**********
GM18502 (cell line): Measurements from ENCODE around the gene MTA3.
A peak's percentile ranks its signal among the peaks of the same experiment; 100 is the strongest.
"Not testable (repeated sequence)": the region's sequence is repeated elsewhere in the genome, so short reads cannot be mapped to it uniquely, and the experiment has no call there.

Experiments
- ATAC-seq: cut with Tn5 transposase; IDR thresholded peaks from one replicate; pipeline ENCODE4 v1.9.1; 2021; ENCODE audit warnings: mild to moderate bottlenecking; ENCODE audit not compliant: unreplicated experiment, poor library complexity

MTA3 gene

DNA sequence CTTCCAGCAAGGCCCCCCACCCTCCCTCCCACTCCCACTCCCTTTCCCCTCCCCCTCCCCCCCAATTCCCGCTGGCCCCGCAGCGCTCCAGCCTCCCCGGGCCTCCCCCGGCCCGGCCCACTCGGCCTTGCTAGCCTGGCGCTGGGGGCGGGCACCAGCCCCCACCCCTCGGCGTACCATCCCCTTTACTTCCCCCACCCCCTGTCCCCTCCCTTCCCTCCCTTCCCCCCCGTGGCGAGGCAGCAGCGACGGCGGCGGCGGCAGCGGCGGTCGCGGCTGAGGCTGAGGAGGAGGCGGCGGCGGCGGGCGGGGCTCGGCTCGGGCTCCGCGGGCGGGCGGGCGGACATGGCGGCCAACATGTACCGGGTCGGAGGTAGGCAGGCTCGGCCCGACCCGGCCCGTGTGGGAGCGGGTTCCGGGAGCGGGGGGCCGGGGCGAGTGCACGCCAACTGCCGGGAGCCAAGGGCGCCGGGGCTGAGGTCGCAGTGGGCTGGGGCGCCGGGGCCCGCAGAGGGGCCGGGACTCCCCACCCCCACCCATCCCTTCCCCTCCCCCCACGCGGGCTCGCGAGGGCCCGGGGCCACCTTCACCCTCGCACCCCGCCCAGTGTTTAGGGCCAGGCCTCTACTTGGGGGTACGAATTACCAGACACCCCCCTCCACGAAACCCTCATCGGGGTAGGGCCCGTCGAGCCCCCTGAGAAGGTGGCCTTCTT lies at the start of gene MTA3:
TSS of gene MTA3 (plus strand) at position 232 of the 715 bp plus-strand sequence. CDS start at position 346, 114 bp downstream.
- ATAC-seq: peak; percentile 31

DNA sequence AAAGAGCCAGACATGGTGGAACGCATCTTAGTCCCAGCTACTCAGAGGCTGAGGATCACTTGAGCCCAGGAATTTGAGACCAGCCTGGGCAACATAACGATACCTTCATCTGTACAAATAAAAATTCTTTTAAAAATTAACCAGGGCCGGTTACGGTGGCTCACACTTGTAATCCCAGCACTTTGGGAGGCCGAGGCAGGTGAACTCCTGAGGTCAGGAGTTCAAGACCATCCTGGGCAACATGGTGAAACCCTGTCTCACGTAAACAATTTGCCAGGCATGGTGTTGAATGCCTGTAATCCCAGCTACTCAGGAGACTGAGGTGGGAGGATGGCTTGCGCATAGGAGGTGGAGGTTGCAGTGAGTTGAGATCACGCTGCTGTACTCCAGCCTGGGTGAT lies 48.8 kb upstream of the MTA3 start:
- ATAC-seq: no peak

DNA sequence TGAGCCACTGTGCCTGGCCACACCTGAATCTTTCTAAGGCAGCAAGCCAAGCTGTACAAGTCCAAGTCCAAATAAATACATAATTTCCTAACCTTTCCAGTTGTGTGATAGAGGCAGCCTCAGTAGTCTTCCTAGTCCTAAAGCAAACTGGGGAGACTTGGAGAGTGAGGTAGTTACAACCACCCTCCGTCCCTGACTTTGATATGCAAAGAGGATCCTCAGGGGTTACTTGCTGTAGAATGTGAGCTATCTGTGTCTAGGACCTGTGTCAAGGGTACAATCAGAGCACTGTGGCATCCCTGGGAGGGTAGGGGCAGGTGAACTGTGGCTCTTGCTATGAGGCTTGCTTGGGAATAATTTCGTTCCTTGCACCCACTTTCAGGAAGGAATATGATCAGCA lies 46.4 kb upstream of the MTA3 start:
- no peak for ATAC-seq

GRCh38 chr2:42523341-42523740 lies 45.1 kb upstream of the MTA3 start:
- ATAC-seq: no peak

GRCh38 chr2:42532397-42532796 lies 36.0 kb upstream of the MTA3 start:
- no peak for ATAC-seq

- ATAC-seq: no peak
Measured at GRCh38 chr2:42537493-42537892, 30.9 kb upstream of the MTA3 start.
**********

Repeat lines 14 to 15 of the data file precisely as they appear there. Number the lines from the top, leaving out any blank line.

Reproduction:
GRCh38 chr2:42523341-42523740 lies 45.1 kb upstream of the MTA3 start:
- ATAC-seq: no peak